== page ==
Californians rejected a proposed five-cent hike on each pack of cigarettes sold. The revenue would have funded research on cancer and other tobacco-related diseases. The vote runs somewhat contrary to historical trends: since 1992, voters had approved seven of the 11 proposed tobacco tax hikes on statewide ballots. This is a striking exception from voter behavior on most proposed tax increases. Over the 1992-2011 period, voters just 32% of the 73 tax increases that appeared on statewide ballots, but they approved 63.6% of the proposed tobacco tax increases. Perhaps Californians just don't like to pay more for their tobacco though -- they rejected another proposed tobacco tax hike back in 2006. That was Prop. 86, and like yesterday's Prop. 29, the revenue would have funded health care. As of Wednesday morning, the "yes" vote on Prop. 29 was 49.2% (that's still unofficial, since provisional and absentee ballots remain to be counted).
Proposition 28 fared much better, garnering a 61.4% "yes" vote in unofficial results. This measure amends the state's strict term limits law for legislators. Currently, a person may serve up to six years in the Assembly and eight years in the Senate; after that, you're out for good. These "lifetime" term limits are the nation's strictest. Prop. 28 reduces the total number of years a person can serve in the Legislature from 14 to 12, but removes the chamber-specific limits. This would allow someone to serve the full 12 years in one chamber, or divide it among the two. It also removes a provision that had allowed some members to serve as long as 17 years by discounting partial terms from the limit.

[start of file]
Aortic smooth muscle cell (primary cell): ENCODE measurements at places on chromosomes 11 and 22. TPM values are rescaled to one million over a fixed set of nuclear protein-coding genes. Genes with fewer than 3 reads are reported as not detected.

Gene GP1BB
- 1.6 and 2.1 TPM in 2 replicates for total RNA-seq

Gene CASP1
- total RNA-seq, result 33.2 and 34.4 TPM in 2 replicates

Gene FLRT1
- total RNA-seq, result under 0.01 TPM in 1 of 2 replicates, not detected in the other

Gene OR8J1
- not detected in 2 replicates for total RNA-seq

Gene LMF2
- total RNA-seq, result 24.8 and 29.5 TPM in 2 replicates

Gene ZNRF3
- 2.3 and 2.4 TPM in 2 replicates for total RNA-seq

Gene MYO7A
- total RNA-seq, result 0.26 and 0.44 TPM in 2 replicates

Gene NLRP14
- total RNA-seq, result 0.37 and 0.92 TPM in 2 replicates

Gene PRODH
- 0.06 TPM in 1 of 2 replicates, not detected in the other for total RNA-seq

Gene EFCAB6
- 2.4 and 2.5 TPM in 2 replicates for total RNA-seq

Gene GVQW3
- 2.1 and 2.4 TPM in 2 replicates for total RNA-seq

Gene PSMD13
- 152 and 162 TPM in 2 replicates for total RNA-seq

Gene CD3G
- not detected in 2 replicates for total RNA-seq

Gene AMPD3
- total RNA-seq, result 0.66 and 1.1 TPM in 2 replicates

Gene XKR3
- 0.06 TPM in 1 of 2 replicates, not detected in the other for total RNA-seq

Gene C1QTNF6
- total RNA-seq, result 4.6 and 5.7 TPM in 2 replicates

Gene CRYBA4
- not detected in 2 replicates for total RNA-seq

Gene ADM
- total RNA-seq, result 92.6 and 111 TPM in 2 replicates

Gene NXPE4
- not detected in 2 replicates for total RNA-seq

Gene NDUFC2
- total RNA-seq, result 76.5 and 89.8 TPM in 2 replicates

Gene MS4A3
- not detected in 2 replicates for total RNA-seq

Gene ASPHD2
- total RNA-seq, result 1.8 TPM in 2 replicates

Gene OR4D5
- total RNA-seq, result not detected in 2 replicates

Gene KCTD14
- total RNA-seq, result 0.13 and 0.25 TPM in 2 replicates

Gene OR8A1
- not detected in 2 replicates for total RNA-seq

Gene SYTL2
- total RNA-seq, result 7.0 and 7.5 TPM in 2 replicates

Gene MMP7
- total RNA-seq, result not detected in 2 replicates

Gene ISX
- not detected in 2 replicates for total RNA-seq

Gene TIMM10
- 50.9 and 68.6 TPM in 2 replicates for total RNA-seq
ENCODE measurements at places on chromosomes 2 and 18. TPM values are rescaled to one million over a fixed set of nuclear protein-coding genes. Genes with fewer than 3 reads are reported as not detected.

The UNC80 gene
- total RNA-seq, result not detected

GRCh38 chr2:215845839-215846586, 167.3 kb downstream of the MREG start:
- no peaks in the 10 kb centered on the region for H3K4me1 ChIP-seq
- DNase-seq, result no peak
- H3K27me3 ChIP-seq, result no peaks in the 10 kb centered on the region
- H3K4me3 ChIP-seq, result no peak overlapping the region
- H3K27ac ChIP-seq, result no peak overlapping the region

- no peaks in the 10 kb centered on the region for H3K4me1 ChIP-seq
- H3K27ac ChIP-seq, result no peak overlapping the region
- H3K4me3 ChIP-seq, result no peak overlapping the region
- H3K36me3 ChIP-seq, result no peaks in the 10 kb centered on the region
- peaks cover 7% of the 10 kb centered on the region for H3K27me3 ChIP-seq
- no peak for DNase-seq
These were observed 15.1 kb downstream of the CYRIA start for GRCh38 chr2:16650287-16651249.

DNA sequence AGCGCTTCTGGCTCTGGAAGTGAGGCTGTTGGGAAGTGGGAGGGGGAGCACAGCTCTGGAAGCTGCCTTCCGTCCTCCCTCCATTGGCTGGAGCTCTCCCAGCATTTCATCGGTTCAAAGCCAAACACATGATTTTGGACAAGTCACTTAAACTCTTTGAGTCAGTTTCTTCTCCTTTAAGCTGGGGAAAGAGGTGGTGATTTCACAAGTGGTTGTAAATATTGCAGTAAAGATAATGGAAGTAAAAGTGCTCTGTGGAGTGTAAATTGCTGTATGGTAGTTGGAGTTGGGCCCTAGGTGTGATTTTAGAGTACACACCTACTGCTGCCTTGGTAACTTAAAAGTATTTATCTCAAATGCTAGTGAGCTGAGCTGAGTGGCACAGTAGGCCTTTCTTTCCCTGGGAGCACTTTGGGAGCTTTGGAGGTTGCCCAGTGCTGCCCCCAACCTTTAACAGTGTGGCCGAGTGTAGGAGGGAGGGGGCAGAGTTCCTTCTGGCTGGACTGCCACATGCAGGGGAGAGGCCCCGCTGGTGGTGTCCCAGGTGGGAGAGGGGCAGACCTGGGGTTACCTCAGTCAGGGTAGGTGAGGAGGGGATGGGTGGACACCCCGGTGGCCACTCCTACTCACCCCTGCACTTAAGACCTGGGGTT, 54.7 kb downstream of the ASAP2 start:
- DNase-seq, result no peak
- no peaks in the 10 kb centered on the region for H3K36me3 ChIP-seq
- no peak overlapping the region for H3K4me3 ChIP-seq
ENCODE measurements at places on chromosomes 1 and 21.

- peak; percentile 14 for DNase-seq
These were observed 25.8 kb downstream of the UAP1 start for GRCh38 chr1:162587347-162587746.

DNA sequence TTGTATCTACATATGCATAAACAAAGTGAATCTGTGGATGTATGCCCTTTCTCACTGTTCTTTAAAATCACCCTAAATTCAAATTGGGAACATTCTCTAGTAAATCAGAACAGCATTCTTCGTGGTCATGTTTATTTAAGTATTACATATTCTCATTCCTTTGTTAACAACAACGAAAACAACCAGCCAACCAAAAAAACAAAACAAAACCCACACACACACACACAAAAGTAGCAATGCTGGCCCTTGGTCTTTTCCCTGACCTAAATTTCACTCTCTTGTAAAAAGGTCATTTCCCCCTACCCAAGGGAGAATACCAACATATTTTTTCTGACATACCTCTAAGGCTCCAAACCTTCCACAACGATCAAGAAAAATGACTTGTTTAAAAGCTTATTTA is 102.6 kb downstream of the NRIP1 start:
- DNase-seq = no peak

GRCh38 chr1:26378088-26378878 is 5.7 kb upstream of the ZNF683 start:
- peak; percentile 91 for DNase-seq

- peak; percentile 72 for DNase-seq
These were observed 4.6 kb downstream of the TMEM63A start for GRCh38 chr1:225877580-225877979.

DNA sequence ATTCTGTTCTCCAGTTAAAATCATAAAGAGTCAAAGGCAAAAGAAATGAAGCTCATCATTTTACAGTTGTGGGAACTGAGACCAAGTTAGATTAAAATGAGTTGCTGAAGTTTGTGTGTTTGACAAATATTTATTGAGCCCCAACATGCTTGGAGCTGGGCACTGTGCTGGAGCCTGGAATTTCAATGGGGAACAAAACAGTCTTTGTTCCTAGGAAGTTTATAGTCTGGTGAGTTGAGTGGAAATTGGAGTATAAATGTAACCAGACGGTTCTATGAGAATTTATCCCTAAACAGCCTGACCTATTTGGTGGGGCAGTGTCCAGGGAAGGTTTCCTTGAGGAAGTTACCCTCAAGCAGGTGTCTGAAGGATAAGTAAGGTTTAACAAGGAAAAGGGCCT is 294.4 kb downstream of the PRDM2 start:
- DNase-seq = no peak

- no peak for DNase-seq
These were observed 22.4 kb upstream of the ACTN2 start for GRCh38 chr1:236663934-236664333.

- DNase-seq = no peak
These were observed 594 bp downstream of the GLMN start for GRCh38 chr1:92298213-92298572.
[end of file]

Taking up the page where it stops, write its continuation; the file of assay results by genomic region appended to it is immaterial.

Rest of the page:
The aim of the measure is to allow lawmakers to avoid the political musical chairs forced by the shorter, chamber-specific limits, and instead allow more time in a single office. The advantage is that with more time in office, lawmakers can develop deeper expertise on issues, state government, and the rules and procedures of the Legislature.
Voters rejected an initiative that was very similar to Prop. 28 back in 2008. The key difference was that the 2008 measure, Prop. 93, would have allowed members currently in office at the time it passed to serve up to 12 years in that chamber, regardless of previous service in the other chamber. This year's Prop. 28 applies only to members elected after the passage of the initiative.
Legislatures in Arkansas, Michigan and Missouri have considered legislation similar to Prop. 28, but to date, none of these measures has made its way to the ballot for voter approval.